Although you never have to put up with annoying neighbours on top or under your dwelling, as most Parisians do, you might be double moored to another barge, as noticed a lot. Most barge owners though complain of the public not respecting their privacy, which in Paris would be quite limited.
If your barge home is tied to central Paris moorings, then expect the unexpected at all times of the day and night, from unruly drunk tourists peering in your windows, to a few climbing on your terrace for a little photography!
Some of the terraces, have green shaded walls to escape curious eyes, but given that the Seine is constantly being plied with tourist boats like the bateaux mouche, privacy is definitely limited out on deck.
More benign and rather cute was seeing couples taking marriage photos along the banks near Pont Alexandre. One such bride to be made sure she would have secure footing under that pretty white gown, as I caught sight of bright red sneakers underneath!
At night the glowing lights along the Seine would make all the other nuisances seem trivial and worth having your little abode being admired and ogled by many. You would certainly need thick bedroom shades though, to block those blinding search lights every so minutes from the many bateaux mouche lighting up passing monuments, bridges and sights.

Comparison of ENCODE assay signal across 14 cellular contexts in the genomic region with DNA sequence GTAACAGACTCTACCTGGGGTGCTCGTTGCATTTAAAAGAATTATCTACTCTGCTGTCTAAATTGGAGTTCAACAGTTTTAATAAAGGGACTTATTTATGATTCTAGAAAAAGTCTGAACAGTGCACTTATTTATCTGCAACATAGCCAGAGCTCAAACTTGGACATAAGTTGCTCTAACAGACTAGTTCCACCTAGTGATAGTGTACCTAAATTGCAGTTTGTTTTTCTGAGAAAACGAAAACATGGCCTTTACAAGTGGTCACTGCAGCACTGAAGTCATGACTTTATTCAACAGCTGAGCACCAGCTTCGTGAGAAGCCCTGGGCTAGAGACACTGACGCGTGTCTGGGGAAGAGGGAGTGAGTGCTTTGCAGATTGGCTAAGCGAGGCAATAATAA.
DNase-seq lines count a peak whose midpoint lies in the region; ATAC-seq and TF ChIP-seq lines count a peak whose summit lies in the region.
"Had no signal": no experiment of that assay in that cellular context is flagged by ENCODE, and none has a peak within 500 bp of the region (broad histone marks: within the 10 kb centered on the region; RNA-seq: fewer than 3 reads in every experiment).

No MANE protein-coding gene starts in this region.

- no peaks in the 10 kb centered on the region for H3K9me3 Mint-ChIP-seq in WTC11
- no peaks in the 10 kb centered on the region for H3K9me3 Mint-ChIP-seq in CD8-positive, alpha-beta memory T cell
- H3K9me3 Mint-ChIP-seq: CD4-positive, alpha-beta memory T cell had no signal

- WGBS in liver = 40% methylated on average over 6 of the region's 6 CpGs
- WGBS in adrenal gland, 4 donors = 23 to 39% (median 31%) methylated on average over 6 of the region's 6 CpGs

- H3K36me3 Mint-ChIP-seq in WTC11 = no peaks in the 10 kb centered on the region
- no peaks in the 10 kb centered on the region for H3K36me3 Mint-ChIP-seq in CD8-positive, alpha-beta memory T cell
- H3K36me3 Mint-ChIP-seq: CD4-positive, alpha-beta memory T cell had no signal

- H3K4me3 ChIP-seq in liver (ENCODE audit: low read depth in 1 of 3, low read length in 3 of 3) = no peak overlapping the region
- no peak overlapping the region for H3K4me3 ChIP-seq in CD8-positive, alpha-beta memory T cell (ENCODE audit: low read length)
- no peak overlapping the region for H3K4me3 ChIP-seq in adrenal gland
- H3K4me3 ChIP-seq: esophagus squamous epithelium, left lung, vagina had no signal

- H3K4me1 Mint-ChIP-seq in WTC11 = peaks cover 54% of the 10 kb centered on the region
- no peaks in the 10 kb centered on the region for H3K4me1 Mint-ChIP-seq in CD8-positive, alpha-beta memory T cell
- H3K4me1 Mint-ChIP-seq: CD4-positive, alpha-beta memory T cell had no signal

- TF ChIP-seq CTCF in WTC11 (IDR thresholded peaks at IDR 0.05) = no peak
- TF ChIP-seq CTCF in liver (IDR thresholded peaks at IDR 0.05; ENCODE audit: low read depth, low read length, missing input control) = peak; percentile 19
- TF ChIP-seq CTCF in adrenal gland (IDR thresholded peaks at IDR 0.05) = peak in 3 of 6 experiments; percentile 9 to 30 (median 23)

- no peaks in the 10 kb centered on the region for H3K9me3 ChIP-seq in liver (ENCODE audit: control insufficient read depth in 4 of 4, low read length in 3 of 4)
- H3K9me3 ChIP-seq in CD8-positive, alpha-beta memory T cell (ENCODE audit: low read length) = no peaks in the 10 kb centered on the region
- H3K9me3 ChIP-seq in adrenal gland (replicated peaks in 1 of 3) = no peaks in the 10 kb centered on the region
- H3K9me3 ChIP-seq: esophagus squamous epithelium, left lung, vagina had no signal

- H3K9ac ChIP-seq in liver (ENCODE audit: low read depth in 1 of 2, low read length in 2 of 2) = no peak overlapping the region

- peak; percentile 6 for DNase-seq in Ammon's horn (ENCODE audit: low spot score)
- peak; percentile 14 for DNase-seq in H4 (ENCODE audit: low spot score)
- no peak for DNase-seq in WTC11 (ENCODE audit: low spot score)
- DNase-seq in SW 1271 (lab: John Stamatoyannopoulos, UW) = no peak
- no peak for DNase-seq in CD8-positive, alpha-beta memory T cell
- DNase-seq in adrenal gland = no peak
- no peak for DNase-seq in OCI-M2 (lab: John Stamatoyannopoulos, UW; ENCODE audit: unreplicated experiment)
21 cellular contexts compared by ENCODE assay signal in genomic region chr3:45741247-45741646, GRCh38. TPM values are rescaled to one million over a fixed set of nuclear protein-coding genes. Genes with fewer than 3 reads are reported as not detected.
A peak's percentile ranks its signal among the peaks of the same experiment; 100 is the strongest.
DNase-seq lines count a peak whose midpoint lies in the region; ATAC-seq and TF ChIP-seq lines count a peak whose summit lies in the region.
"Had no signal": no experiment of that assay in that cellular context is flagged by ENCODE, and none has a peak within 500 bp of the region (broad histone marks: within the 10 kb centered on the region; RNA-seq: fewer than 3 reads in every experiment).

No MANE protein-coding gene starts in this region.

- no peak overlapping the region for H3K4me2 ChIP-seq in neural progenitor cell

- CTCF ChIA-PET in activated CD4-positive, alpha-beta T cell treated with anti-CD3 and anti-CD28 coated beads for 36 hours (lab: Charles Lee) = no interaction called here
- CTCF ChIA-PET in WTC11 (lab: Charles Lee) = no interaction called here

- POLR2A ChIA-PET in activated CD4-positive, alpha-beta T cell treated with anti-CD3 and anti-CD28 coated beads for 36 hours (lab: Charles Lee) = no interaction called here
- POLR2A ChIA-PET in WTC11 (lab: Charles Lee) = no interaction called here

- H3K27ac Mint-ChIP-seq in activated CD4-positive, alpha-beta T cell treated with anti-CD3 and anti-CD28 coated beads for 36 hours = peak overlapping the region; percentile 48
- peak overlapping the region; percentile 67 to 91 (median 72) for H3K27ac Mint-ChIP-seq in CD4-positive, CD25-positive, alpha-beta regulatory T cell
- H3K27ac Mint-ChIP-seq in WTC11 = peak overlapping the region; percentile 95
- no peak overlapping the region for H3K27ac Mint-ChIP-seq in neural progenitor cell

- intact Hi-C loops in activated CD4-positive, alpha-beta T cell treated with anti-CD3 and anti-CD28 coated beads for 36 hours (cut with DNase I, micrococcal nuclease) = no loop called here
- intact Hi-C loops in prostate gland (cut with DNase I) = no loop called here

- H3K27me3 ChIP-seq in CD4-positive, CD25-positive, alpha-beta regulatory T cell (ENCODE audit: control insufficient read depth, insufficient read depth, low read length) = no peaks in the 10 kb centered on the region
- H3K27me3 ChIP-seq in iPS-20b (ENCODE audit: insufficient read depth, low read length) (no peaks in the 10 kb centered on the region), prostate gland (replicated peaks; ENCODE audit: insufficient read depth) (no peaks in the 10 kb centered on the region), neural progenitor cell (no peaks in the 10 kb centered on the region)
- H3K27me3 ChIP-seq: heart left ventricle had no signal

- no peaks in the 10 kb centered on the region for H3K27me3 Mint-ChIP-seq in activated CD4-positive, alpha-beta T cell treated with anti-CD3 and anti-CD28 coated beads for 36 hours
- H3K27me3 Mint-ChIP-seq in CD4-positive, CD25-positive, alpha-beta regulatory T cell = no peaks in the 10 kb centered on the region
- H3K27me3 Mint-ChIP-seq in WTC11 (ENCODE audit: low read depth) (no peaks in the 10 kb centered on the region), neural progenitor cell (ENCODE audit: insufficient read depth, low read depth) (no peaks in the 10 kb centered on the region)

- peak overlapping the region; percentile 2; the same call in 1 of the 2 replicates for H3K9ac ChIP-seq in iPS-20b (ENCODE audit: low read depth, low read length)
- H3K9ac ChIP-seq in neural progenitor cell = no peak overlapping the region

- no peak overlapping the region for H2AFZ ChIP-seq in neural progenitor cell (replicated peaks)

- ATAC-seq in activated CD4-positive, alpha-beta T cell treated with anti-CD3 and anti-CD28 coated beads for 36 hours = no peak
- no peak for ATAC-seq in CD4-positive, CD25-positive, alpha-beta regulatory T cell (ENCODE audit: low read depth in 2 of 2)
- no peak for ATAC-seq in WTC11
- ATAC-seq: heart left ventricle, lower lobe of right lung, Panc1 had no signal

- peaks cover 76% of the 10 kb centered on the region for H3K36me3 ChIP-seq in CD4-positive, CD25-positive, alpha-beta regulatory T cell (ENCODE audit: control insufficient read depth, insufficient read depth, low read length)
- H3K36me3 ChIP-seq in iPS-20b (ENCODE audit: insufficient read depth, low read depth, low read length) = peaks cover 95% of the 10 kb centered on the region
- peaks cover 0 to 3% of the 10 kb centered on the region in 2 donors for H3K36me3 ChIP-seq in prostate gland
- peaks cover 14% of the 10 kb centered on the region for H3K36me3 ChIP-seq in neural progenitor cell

For those of you, like me who have resigned to have earth base housing, but still long for romantic boat getaways, there are many opportunities for houseboat rentals here. France is crisscrossed with many canals in all regions, where you can rent a houseboat without having to pass a boat license.
For a week or so, or even a weekend, you can slowly silo along bucolic countrysides and stop at tiny villages to bicycle around. Grabbing a baguette under your arm and stashing a few bottles of wine and cheese in your basket, you will blend in nicely with the locals.
In Paris, if you don’t mind peering tourists, noise and spot lights, you can also rent a barge stay thorough sites like Airbnb. At the moment, I at not aware of any boat hotel in Paris, like the one I stayed in Stockholm, except a dinner cruise boat that has a few cabins for rent.
As much as I love water scenes anywhere, I am happy that I quickly vetoed buying a barge. Instead, I am content to walk along and admire them from the banks and contemplate house boating through the canal du midi some day.
My own star lit nights overlooking the adorable rooftops of Paris and waking up to fluffy white clouds sailing pass my colourful flowers are really all I could ask for, except maybe looking down as the Seine rushes by!
- 34If I can't walk along the ocean, which is two hours away, then I absolutely love walking along the banks of the Seine any time day or night. Of course the great advantage of walking along this mythic river rustling powerfully through Paris is that you have the gorgeous backdrop of the city at…